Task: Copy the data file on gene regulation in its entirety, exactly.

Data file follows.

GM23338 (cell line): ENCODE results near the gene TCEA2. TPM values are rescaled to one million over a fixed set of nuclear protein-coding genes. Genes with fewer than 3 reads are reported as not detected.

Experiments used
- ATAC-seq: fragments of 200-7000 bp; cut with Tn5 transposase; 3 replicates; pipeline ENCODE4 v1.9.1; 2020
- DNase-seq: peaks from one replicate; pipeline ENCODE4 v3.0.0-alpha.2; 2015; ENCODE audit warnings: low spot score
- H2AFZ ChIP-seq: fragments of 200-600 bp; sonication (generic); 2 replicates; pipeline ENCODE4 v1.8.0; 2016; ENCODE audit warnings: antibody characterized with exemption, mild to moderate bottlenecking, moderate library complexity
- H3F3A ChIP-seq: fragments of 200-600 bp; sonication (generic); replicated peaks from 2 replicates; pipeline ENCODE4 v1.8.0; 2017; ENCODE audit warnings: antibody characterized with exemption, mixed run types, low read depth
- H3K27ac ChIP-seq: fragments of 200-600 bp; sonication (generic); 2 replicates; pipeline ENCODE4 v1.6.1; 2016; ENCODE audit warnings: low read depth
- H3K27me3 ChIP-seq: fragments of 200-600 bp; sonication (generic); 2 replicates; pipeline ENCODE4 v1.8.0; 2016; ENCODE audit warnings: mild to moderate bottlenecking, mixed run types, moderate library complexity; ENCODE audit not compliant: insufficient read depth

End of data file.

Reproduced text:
GM23338 (cell line): ENCODE results near the gene TCEA2. TPM values are rescaled to one million over a fixed set of nuclear protein-coding genes. Genes with fewer than 3 reads are reported as not detected.

Experiments used
- ATAC-seq: fragments of 200-7000 bp; cut with Tn5 transposase; 3 replicates; pipeline ENCODE4 v1.9.1; 2020
- DNase-seq: peaks from one replicate; pipeline ENCODE4 v3.0.0-alpha.2; 2015; ENCODE audit warnings: low spot score
- H2AFZ ChIP-seq: fragments of 200-600 bp; sonication (generic); 2 replicates; pipeline ENCODE4 v1.8.0; 2016; ENCODE audit warnings: antibody characterized with exemption, mild to moderate bottlenecking, moderate library complexity
- H3F3A ChIP-seq: fragments of 200-600 bp; sonication (generic); replicated peaks from 2 replicates; pipeline ENCODE4 v1.8.0; 2017; ENCODE audit warnings: antibody characterized with exemption, mixed run types, low read depth
- H3K27ac ChIP-seq: fragments of 200-600 bp; sonication (generic); 2 replicates; pipeline ENCODE4 v1.6.1; 2016; ENCODE audit warnings: low read depth
- H3K27me3 ChIP-seq: fragments of 200-600 bp; sonication (generic); 2 replicates; pipeline ENCODE4 v1.8.0; 2016; ENCODE audit warnings: mild to moderate bottlenecking, mixed run types, moderate library complexity; ENCODE audit not compliant: insufficient read depth